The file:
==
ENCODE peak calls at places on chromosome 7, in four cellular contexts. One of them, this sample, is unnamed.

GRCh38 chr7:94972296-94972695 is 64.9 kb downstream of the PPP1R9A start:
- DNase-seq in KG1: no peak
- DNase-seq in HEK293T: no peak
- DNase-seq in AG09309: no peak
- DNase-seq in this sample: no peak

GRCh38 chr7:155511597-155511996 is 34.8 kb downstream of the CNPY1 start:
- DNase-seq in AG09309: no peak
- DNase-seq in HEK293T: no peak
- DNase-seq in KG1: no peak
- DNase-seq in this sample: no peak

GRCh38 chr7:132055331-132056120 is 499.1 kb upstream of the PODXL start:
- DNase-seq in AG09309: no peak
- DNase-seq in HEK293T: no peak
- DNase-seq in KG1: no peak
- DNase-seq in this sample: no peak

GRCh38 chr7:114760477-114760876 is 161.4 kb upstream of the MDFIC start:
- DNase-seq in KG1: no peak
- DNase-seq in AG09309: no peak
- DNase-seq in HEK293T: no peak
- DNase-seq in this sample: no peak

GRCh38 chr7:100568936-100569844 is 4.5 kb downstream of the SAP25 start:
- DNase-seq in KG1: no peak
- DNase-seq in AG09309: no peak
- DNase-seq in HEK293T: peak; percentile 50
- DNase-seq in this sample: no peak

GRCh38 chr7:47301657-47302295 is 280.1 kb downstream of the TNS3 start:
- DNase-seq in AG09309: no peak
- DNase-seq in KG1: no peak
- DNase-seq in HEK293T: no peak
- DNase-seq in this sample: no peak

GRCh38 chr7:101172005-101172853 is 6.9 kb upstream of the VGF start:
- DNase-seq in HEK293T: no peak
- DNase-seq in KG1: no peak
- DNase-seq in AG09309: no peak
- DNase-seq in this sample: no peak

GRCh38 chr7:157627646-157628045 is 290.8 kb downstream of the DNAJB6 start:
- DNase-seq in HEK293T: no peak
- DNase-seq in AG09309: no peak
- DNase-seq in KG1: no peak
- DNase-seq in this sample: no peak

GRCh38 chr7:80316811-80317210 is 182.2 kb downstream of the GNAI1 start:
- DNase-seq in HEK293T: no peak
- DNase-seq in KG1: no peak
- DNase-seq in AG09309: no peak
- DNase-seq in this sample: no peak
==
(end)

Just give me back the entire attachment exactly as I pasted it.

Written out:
ENCODE peak calls at places on chromosome 7, in four cellular contexts. One of them, this sample, is unnamed.

GRCh38 chr7:94972296-94972695 is 64.9 kb downstream of the PPP1R9A start:
- DNase-seq in KG1: no peak
- DNase-seq in HEK293T: no peak
- DNase-seq in AG09309: no peak
- DNase-seq in this sample: no peak

GRCh38 chr7:155511597-155511996 is 34.8 kb downstream of the CNPY1 start:
- DNase-seq in AG09309: no peak
- DNase-seq in HEK293T: no peak
- DNase-seq in KG1: no peak
- DNase-seq in this sample: no peak

GRCh38 chr7:132055331-132056120 is 499.1 kb upstream of the PODXL start:
- DNase-seq in AG09309: no peak
- DNase-seq in HEK293T: no peak
- DNase-seq in KG1: no peak
- DNase-seq in this sample: no peak

GRCh38 chr7:114760477-114760876 is 161.4 kb upstream of the MDFIC start:
- DNase-seq in KG1: no peak
- DNase-seq in AG09309: no peak
- DNase-seq in HEK293T: no peak
- DNase-seq in this sample: no peak

GRCh38 chr7:100568936-100569844 is 4.5 kb downstream of the SAP25 start:
- DNase-seq in KG1: no peak
- DNase-seq in AG09309: no peak
- DNase-seq in HEK293T: peak; percentile 50
- DNase-seq in this sample: no peak

GRCh38 chr7:47301657-47302295 is 280.1 kb downstream of the TNS3 start:
- DNase-seq in AG09309: no peak
- DNase-seq in KG1: no peak
- DNase-seq in HEK293T: no peak
- DNase-seq in this sample: no peak

GRCh38 chr7:101172005-101172853 is 6.9 kb upstream of the VGF start:
- DNase-seq in HEK293T: no peak
- DNase-seq in KG1: no peak
- DNase-seq in AG09309: no peak
- DNase-seq in this sample: no peak

GRCh38 chr7:157627646-157628045 is 290.8 kb downstream of the DNAJB6 start:
- DNase-seq in HEK293T: no peak
- DNase-seq in AG09309: no peak
- DNase-seq in KG1: no peak
- DNase-seq in this sample: no peak

GRCh38 chr7:80316811-80317210 is 182.2 kb downstream of the GNAI1 start:
- DNase-seq in HEK293T: no peak
- DNase-seq in KG1: no peak
- DNase-seq in AG09309: no peak
- DNase-seq in this sample: no peak